In the modern era, the earliest emancipation proclamation I have found was a 1697 Spanish decree offering freedom to any English slaves who could make it from the English colony of South Carolina to St. Augustine, capital of Spanish Florida. Though the countries were not at war, the Spanish claimed that the northern border of Florida extended all the way to Virginia, so in their view the English colonists were invaders. For the next 150 years, British, French and Spanish officials repeatedly offered freedom to enemy slaves during their colonial wars in the Americas.

SG:  Is there such a thing as a “Just War”… or is this concept simply in the eye of the beholder?

BC:  Today there is no universally accepted definition of a “just war.” During the Middle Ages, Christian and Islamic scholars developed sophisticated just war theories based on their respective theological doctrines. These theories addressed the just causes for war, the proper means for waging war, and identified which authorities had the legitimate right to declare war. In the West, however, religious just war doctrine lost much of its authority with the Protestant Reformation and the rise of rationalism under the 18th century Enlightenment. Enlightenment philosophy attempted to establish its own just war doctrines based on “natural laws” discovered by pure reason. (The Declaration of Independence was an effort to apply this theory to the American Revolutionary War.)

In 19th century Europe natural law suffered a major setback. It was widely blamed for having led to the excesses of the French Revolution, and lost much of its intellectual prestige. By the late 1800s, Western international law and international relations theory virtually abandoned just war doctrine, focusing instead on limiting the means of warfare by treaties such as the Hague Conventions of 1899 and 1907.

Just war doctrine was revived following the Second World War. The Nuremberg and Tokyo trials established the precedent that waging aggressive war was a violation of international law, and a crime for which the responsible individuals could be punished. This doctrine was codified in the Statute of the International Criminal Court (Treaty of Rome, 1998).

However, beyond the straightforward conquest of one state by another, there is little consensus on which wars are aggressive and which are defensive. Some scholars argue that armed “humanitarian interventions” to stop serious human rights violations are not illegal acts of aggression, while others reject this position.  Also, there is no generally accepted standard for the legitimate use of force by non-governmental bodies, such as so-called “national liberation movements.”

SG:  What is the history of the concept of legal punishment for “war criminals”?  Should there have been trials of Confederate leaders or would that have led to even greater trauma?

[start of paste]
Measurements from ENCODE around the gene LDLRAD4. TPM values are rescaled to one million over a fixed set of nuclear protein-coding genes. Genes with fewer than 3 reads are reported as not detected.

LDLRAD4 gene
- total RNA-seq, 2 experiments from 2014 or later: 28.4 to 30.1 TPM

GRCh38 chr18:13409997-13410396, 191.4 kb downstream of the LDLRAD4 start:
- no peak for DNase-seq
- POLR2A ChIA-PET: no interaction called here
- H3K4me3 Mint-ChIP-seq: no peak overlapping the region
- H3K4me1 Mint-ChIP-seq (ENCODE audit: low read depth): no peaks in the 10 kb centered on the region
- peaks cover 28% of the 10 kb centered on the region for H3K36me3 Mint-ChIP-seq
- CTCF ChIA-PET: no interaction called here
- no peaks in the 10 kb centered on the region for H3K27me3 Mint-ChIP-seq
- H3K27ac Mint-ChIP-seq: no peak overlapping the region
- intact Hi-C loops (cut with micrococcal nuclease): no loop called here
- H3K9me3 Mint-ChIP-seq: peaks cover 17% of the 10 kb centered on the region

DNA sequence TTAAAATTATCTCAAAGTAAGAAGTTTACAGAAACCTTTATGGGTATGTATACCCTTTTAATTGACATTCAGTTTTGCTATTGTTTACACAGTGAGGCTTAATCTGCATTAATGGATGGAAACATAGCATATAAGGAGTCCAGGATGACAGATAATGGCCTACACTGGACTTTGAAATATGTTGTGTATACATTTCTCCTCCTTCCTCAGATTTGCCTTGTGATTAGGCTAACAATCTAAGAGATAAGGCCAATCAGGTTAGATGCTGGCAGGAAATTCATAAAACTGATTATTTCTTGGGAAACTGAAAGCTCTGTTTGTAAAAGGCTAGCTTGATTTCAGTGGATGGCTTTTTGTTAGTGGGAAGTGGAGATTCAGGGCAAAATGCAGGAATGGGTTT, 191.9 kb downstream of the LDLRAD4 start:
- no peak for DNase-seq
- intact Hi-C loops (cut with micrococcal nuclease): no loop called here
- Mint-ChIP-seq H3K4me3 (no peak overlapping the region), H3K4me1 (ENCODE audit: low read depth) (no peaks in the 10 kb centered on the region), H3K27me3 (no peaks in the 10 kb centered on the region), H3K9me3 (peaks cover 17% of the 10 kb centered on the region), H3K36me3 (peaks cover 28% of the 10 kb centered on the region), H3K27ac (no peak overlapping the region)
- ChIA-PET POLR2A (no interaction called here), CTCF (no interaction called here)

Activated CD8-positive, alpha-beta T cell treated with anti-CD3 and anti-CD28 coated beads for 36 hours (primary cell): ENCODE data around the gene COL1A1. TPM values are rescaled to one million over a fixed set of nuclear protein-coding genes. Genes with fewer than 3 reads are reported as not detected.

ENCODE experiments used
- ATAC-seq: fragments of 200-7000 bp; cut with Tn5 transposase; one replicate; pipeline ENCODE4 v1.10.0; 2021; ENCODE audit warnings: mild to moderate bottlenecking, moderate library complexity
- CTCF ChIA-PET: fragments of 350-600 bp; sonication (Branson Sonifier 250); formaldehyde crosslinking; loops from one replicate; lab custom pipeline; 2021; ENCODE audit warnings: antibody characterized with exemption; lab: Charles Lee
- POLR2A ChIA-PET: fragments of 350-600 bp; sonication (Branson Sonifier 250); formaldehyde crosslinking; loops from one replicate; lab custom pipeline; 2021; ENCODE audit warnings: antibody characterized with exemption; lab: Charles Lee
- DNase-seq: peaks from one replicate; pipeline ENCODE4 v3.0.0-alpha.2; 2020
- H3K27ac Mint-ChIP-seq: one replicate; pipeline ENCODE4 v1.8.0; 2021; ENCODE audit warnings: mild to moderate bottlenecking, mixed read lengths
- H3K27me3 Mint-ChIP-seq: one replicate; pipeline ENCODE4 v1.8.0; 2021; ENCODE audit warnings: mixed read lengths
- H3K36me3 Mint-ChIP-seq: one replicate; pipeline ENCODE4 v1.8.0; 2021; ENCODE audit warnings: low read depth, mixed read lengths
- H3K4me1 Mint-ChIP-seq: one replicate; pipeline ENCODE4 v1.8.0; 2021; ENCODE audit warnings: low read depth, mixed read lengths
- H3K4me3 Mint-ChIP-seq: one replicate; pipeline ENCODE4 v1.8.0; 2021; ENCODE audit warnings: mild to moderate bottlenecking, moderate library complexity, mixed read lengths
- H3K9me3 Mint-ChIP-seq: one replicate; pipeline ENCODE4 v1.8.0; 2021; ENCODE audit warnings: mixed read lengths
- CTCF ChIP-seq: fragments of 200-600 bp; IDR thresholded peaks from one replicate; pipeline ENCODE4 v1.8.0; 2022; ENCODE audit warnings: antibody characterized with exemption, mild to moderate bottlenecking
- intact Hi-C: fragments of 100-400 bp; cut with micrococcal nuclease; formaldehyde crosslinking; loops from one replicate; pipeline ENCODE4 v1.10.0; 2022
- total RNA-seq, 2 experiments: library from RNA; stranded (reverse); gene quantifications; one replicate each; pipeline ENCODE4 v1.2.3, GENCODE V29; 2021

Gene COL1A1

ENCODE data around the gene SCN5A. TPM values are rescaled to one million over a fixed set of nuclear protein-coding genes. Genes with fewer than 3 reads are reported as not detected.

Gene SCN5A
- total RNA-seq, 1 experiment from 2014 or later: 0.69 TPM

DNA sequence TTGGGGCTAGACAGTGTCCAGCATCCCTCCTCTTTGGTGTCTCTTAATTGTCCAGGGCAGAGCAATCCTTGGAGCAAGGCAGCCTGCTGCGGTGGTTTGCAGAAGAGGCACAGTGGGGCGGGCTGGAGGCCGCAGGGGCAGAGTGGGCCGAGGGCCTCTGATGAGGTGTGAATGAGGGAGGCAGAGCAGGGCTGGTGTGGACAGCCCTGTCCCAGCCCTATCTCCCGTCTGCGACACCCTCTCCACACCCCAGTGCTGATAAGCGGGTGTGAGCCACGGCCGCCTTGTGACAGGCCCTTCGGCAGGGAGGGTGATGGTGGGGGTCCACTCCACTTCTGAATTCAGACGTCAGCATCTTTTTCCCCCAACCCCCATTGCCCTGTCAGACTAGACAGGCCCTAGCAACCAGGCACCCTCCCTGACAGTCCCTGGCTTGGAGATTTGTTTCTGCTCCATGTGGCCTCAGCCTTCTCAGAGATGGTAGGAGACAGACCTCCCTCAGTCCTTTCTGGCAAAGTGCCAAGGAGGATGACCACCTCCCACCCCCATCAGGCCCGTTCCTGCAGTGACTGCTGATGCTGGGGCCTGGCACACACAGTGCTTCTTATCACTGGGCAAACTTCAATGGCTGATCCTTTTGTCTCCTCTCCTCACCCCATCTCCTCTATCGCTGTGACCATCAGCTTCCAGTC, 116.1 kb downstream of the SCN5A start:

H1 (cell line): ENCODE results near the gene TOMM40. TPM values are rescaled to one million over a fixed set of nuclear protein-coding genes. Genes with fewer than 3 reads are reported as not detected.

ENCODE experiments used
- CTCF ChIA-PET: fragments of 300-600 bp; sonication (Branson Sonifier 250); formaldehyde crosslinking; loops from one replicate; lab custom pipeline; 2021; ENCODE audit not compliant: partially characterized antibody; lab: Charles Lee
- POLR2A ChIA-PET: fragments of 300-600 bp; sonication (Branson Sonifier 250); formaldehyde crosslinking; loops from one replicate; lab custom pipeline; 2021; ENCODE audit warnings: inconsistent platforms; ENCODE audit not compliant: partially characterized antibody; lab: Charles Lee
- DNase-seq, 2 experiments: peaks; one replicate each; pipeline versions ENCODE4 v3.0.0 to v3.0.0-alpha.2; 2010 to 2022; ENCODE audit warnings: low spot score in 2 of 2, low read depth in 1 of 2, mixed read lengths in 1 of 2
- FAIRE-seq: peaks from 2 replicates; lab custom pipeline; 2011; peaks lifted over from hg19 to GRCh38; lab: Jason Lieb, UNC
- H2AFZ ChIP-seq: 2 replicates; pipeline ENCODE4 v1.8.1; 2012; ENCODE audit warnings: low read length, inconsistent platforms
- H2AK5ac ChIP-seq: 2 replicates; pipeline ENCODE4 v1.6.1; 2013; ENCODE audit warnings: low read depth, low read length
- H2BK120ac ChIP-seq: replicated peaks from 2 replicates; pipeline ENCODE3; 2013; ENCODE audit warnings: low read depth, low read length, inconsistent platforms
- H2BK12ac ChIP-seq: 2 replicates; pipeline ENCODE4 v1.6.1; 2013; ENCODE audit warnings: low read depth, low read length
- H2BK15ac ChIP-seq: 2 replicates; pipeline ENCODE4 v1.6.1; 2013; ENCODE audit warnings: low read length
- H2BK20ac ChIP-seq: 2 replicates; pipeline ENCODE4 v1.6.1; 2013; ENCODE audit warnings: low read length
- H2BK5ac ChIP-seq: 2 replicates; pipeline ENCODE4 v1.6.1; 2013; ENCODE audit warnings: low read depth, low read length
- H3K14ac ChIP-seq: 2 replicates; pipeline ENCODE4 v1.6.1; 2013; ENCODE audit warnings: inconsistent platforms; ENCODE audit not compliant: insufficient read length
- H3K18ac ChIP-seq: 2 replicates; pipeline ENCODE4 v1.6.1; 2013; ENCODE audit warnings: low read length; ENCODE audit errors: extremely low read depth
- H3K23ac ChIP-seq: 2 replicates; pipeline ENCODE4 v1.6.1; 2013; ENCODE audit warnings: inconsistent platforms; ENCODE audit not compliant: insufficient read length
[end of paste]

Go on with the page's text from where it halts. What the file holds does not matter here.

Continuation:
BC:  According to tradition, if an official of the ancient Roman Republic violated an agreement with the enemy during a war, he was to be turned over to the enemy for punishment. This rule may be little more than myth, however, since historical examples of its application are rare.

We are on firmer ground in the Middle Ages. At that time there was a body of rules known as “law of arms” binding on all members of the European military class, that is, knights and nobles. The law of arms codified the ideals of chivalry, and violations of that law could be punished by any prince or official having custody of the accused, regardless of nationality. While most such violations involved breaking an agreement or other dishonorable actions, there is at least one 15th century case where a knight serving the Grand Duke of Austria was captured and tried by the duke’s enemies for committing atrocities against the people of the city the knight governed. Prior to execution he was stripped of his knighthood for having violated the law of arms.

By the time of the Civil War, the Medieval law of arms had been succeeded by the international “laws and customs of war.” Many of its rules, such as the prohibition on using poison, derived directly from the old law of arms. With some reluctance, the Lincoln administration decided to treat the Confederate armed forces in accordance with the laws and customs of war, despite its refusal to recognize the legitimacy of the Confederate government. In April of 1863 the Union army issued a general order summarizing the laws and customs of war for the guidance of its officers (Instructions for the Government of Armies of the United States in the Field, General Orders No. 100, 24 April 1863).  Article 59 of the order provided that a “prisoner of war remains answerable for his crimes committed against the captor’s army or people, committed before he was captured, and for which he has not been punished by his own authorities.”

During the war many Confederate guerrillas were tried, and some executed, for violations of the laws of war by fighting or committing sabotage while holding themselves out as inoffensive civilians rather than members of the enemy armed forces. It was on this basis that John Wilkes Booth’s co-conspirators were tried and condemned by a military commission rather than a civilian court. The Confederacy similarly executed Union soldiers caught engaging in hostilities in civilian garb.

In 1865 a U.S. Army court condemned Confederate Captain Heinrich Wirz to death for mistreatment of Union prisoners of war at the Andersonville, Georgia, prison camp. In the same year, Champ Ferguson, a Confederate guerrilla in Tennessee, was tried and executed for 53 murders, including the killing of several wounded members of the U.S. Colored Troops. In March 1866 James Duncan, one of Wirz’s subordinates at Andersonville, was convicted by a military court of abusing Union prisoners of war. While he was charged with one count of murder, he was only convicted of the lesser crime of manslaughter, and sentenced to 15 years confinement. He escaped after serving a little over a year, and by then no one seems to have shown any interest in recapturing him.

As Duncan’s case suggests, with the passage of time the government and the Northern public lost interest in punishing individual former Confederates. Similarly, the treason indictment against Jefferson Davis never went to trial and was quietly dismissed a few years after the end of the war. As commanding general of the Army, Ulysses S. Grant emphatically approved of such leniency as a necessary step in restoring peace. He personally intervened in cases involving former members of the Confederate Army of Northern Virginia, taking the position that the surrender terms he granted to that army prevented the United States government from prosecuting any of Lee’s men for past offenses. While this position was unsound as a legal matter, Grant’s prestige was such that his policies were respected at the time.

Today it is difficult to conclude that Grant was wrong. Punishing more individual Southerners would merely have increased the white bitterness that fueled the Lost Cause myth and the rise of the Jim Crow era.

Burrus M. Carnahan is Adjunct Professor of Law at George Washington University.